A little art project, inspired by particle physics collisions, that I have been fiddling around with for a while now. Here you can see “Collision #7”, one of the results of the current setup.
Just like in a collision in the ATLAS experiment at the Large Hadron Collider (LHC) at CERN, particles of colour collide at high energy and create a seemingly chaotic pattern in the detector. Admittedly, the energies are nowhere near those at the LHC and unlike in (real) high-energy collisions the outgoing ‘particles’ are still those that went into the collision, but yet there is a few commonalities. It is also coloured particles that collide in the LHC and the conservation of energy and momentum holds also in the Colliding Colours setup (even on a classical level).
Today we (this was a family effort) finished playing the forth episode of the Deponia series, a point-and-click adventure in four parts (so far), developed and published by Daedalic Entertainment.
The crazy, wild, bizarre adventures of the two (well, sometimes more) main characters Rufus and Goal required hundreds of puzzles to be solved and included tons of fun stories, ranging from fishing and platypus to hat fashion and time travel.
Today we published a 360-degree guided video tour to the ATLAS Experiment I recorded already back in February and recently finished editing. You won’t need a helmet or solid shoes for this tour and you’re welcome to bring your kids along. This special tour will even take you places you wouldn’t be able to see on a regular tour on site, and you’ll have the chance to look around by yourself. Last but not least, you can get yourself a Google Cardboard, put your mobile phone into it and enjoy the tour in virtual reality, making it an even more immersive experience.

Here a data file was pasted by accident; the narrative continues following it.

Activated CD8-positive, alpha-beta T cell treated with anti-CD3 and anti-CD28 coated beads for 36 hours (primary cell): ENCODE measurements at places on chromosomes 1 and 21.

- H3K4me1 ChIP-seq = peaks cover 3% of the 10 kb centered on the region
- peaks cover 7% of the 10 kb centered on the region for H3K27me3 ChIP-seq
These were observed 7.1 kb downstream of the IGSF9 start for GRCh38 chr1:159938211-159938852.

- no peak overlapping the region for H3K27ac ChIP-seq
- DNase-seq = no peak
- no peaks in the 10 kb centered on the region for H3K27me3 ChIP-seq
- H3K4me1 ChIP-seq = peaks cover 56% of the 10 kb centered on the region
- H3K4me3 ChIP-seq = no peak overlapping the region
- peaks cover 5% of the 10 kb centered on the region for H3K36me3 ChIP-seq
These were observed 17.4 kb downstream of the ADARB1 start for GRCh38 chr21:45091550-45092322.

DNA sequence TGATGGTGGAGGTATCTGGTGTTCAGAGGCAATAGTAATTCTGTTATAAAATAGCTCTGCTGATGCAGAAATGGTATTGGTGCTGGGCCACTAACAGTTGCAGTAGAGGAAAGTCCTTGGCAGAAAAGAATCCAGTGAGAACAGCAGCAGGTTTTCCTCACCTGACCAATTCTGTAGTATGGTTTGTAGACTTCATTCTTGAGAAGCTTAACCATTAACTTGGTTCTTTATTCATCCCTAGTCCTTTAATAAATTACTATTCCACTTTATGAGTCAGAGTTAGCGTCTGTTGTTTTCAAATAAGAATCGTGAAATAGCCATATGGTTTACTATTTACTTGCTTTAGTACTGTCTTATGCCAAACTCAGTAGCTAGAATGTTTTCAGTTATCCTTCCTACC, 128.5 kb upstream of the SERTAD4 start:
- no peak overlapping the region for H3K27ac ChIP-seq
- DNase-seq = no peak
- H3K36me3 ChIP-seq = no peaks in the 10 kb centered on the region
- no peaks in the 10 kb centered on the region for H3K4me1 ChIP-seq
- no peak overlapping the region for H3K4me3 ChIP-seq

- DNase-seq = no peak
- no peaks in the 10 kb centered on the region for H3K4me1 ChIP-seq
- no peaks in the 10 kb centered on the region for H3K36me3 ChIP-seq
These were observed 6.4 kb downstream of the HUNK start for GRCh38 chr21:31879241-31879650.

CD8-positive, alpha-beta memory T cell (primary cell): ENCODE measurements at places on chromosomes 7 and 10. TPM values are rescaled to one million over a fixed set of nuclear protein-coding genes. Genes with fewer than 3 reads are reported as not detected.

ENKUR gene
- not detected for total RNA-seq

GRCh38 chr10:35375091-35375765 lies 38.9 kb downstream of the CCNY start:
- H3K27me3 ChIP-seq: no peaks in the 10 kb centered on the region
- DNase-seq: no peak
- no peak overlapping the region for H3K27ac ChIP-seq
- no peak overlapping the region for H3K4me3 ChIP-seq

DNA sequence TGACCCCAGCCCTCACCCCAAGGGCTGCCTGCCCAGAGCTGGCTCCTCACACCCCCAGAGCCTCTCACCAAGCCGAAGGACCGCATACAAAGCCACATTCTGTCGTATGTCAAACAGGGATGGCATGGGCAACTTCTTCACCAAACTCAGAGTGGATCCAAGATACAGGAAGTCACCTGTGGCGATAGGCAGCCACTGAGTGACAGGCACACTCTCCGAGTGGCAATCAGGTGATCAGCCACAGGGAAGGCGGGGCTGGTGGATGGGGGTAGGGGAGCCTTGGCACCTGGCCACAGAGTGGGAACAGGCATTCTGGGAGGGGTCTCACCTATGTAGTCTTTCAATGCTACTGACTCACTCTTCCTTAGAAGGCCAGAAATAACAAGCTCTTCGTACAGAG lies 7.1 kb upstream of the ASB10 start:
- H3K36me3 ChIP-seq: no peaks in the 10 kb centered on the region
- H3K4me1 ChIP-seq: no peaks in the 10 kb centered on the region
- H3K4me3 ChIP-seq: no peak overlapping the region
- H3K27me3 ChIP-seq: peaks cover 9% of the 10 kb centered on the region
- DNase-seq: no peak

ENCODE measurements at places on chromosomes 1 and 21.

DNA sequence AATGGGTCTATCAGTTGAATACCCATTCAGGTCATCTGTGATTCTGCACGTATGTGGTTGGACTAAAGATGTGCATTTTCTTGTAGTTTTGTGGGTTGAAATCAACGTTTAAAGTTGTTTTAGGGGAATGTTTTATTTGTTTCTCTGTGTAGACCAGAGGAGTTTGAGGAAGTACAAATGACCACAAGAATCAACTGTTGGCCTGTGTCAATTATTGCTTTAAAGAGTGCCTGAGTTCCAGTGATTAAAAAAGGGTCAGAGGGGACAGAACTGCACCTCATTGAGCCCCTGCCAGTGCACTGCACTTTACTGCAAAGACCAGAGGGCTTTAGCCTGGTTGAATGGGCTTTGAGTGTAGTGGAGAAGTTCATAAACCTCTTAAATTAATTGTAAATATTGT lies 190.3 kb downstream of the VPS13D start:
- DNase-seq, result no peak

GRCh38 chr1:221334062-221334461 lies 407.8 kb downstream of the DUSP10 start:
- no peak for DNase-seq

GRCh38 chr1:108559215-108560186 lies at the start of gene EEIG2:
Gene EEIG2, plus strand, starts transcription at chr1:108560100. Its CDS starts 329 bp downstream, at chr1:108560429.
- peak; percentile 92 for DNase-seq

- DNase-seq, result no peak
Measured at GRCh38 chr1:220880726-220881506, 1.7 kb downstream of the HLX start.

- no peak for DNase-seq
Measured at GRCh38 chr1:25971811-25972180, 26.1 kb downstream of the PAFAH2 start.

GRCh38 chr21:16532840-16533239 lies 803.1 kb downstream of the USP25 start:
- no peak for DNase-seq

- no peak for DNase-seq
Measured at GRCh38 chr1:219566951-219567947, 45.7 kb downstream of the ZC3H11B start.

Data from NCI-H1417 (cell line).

In these special times during the COVID-19 pandemic and while staying at home and practicing social distancing day and night, I thought about having an online game night with friends and remembered the good old classic You Don’t Know Jack game I had on my PC ages ago.
Turns out, I actually bought a few Jackbox Party Packs and some other Jackbox Games via HumbleBundle over the years and I just completed my Steam collection via a special offer on Green Man Gaming.
So I wanted to give a quick run-down on which games there are, which one I/we like most and what worked well for us.
For all games you need one computer running the games and a (mobile) device with a browser for each player. That’s it. And while the number of players is limited, many of the games allow for an almost unlimited number of spectators (audience), which can still take part as an extended jury.